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|Articles - June 2011|
|Wednesday, May 18, 2011|
Page 2 of 5
About 25% of Mountain High’s sales are overseas. Jamieson sees opportunity in Eastern Europe, where gliding is popular, and in Brazil, where law enforcement relies on helicopters. Wherever the next wave of foreign business comes from, Oregon will benefit, since Mountain High does all of its manufacturing in Redmond and purchases 90% of its goods and services from local vendors.
Jamieson says Mountain High built its international business by attending trade shows, marketing aggressively and selecting partners carefully. When he receives an inquiry that strikes him as suspicious, he requests that the deal go through “proper channels,” and more often than not the would-be suitor vanishes.
Other local businesses count Russia as their top foreign market and report no problems. Portland-based Simplex Manufacturing, which builds aerial application systems for firefighting, landed a major contract with the Russian government in the wake of the devastating wildfires that overwhelmed Moscow in August 2010.
Larry Lichtenberger, vice president of sales and marketing, says Simplex works with independent representatives in Russia who are trained in the Foreign Corrupt Practices Act. “We are very, very careful about the rules,” he says.
Simplex makes more than 70% of its money from international sales, Lichtenberger says. The company frequently attends trade shows to bring in new business, with recent events in South Korea, Russia and Rhode Island. “We travel a lot,” says Lichtenberger. “We go there, which a lot of people are afraid to do.”
Business leaders say there is no substitute for traveling. At the same time, email, Skype and webinars have cut costs dramatically for small companies with global aspirations. Columbia Industrial Products owner Steve Phillips recently met with potential partners in Japan and Brazil without leaving its headquarters in Eugene.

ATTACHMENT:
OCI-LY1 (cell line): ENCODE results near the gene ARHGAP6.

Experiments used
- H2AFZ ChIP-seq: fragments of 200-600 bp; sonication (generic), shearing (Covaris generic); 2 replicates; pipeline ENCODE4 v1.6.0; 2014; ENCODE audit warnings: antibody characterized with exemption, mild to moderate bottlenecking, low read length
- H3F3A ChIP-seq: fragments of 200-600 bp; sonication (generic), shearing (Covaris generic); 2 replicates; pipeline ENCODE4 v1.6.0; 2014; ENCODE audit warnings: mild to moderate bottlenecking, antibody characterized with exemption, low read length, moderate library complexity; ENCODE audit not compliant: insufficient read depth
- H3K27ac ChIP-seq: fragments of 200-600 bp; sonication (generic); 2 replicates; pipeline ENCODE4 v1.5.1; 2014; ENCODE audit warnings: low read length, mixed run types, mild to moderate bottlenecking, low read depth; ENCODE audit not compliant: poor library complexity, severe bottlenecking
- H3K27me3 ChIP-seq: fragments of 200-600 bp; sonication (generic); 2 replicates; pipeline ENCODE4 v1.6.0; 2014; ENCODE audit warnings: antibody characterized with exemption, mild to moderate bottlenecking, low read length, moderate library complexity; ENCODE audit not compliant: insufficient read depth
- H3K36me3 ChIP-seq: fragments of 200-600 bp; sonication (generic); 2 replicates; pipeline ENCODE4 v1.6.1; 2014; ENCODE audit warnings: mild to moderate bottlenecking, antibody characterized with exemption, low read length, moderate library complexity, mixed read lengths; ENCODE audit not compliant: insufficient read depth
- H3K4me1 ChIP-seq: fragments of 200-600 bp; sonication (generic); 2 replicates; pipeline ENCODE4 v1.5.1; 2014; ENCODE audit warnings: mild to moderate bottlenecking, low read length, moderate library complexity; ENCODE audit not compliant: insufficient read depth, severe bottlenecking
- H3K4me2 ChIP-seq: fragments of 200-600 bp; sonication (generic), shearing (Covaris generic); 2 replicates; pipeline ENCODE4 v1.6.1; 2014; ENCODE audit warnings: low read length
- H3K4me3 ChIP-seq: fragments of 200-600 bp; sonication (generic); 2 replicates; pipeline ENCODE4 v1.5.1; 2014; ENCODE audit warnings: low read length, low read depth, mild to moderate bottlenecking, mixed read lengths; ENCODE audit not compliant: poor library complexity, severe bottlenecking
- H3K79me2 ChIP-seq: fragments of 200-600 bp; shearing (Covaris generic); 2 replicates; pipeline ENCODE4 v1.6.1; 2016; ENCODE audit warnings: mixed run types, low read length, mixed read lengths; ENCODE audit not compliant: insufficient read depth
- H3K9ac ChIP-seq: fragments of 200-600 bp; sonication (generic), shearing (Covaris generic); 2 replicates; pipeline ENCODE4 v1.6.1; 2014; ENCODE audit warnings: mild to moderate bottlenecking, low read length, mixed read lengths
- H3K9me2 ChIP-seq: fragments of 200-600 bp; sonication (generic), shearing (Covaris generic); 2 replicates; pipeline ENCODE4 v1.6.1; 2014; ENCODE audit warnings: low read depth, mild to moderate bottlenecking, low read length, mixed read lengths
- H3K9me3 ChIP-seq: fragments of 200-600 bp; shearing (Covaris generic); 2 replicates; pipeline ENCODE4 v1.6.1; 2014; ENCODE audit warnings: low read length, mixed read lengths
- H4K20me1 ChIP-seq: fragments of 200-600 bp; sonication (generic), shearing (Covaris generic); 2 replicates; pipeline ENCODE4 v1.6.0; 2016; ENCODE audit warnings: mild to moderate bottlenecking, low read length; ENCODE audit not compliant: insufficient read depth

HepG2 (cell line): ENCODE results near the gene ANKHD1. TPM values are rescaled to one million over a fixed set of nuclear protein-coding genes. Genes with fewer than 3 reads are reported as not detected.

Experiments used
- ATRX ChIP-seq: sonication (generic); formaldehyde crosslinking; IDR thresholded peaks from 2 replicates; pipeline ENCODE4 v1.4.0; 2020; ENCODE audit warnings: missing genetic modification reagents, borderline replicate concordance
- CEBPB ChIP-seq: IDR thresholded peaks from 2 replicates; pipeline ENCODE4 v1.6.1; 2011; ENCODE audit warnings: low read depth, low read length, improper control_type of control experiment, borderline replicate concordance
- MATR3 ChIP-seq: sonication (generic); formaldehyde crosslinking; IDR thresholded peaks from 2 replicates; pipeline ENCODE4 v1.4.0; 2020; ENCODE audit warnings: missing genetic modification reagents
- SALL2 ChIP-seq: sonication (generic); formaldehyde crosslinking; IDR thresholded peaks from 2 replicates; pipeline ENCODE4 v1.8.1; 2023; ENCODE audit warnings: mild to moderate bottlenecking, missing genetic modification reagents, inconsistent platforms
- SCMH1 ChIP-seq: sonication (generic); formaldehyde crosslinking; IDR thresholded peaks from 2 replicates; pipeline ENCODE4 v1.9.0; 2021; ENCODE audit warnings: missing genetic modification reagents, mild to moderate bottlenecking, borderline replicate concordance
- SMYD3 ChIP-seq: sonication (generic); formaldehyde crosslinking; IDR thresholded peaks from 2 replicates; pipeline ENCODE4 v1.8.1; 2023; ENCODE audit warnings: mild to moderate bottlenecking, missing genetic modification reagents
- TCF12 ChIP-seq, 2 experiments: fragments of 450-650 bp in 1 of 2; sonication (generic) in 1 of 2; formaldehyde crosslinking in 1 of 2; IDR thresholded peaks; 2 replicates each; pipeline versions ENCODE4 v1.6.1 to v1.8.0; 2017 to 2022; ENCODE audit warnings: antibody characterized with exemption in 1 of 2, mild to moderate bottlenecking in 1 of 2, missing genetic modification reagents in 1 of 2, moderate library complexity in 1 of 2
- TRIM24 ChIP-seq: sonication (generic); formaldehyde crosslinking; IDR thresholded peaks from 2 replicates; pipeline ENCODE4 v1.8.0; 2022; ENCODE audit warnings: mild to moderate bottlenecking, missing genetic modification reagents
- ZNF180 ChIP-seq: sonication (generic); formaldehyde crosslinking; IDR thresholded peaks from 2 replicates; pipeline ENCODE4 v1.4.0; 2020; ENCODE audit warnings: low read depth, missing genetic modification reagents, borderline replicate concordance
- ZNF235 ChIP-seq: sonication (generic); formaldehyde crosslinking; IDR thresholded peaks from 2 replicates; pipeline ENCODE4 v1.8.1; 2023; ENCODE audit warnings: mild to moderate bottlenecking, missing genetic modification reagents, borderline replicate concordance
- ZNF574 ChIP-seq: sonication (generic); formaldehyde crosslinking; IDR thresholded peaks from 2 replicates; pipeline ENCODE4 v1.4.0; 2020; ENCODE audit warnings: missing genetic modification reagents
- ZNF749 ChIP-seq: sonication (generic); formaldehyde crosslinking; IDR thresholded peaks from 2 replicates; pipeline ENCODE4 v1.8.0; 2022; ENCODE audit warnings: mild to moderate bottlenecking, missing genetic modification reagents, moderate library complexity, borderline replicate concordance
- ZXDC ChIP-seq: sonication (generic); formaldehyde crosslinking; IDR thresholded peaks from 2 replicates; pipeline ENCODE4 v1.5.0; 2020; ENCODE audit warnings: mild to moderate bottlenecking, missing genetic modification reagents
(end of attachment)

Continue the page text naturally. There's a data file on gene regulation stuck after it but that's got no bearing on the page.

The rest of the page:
CIP’s 16 employees make and sell custom composite bearings for hydropower dams and other industrial uses, exporting into about a dozen nations. The company first broke into global markets by partnering with a Swedish firm. Now they get unsolicited calls from India and they’re planning to travel to Brazil to capitalize on the brisk industrial growth there. “We never know who’s going to be on the other end when the phone rings,” says Phillips. He cites international sales as a stabilizing factor during turbulent times: “I felt bad over the past few years, when businesses were folding left and right. We were making money hand over fist.”
Monday, April 27, 2015
BY JACOB PALMER
Live, Work, Play with Christine Jump.
Thursday, May 14, 2015
BY JASON E. KAPLAN | STAFF PHOTOGRAPHER
There are more than 160 farmers markets in Oregon, contributing an estimated $50 million in sales, according to the Oregon Farmers Markets Association. We checked in on the Forest Grove market, which for several years has brought local produce and food vendors to Main Street in the center of town.
Monday, April 13, 2015
BY GRANT KIRBY | OP-ED CONTRIBUTOR
The mega-shift from technology-driven to data-driven organizations raises questions about Oregon’s workforce preparedness.
Monday, April 27, 2015
BY LINDA BAKER
Oregon already ranks as the nation’s second largest generator of hydroelectric power. (Washington is No. 1). Now an elegant new installation in Portland is putting an unconventional, sharing economy twist on this age-old water-energy pairing. The new system, launched this winter, uses the flow of water inside city water pipes to spin four turbines that produce electricity for Portland General Electric customers.
Monday, April 27, 2015
BY JACOB PALMER AND EILEEN GARVIN
A power lunch at Solstice Wood Fire Cafe & Bar.
Friday, May 08, 2015
BY CHRIS NOBLE | PHOTOS BY JASON E. KAPLAN
Hagfish may not have evolved much over the last 300 million years, but their protein-heavy slime promises advances in super-materials.
Friday, April 17, 2015
PHOTOS BY JASON E. KAPLAN
The 32nd annual CBC attracted a record number of attendees (11,000) to the Oregon Convention Center.
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|Man for All Seasons|
|How to court millennials|
|Wal-Mart wants meat suppliers to improve treatment of animals|
|Scandal negatively impacts Tom Brady's endorsement value|
|John Kerry pushes TPP in Seattle speech|
|Big banks hit with $2.5B fine|
|Six Chinese nationals allegedly stole trade secrets|
|Lane Bryant owner to buy Ann Taylor, Loft|
New conference aims to solve challenges, quell fears amid regulatory changes.
Tourism marketing supports entrepreneurship by attracting visitors to all corners of the state.
Beaverton firm's business intelligence platform rivals that of industry heavyweights.
The Oregon Entrepreneurs Network (OEN) will be presenting its third annual Entrepreneurial Summit on Friday, June 5 at Castaway in Portland, Oregon.
On June 13th Mayor Charlie Hales will attend nonprofit organization Dream Change’s inaugural Love Summit and will introduce one of its keynote speakers, Dan Wieden of Wieden+Kennedy advertising agency.
34 spots for food, 17 places to sip, and 7 sites to choose a brew beckon visitors.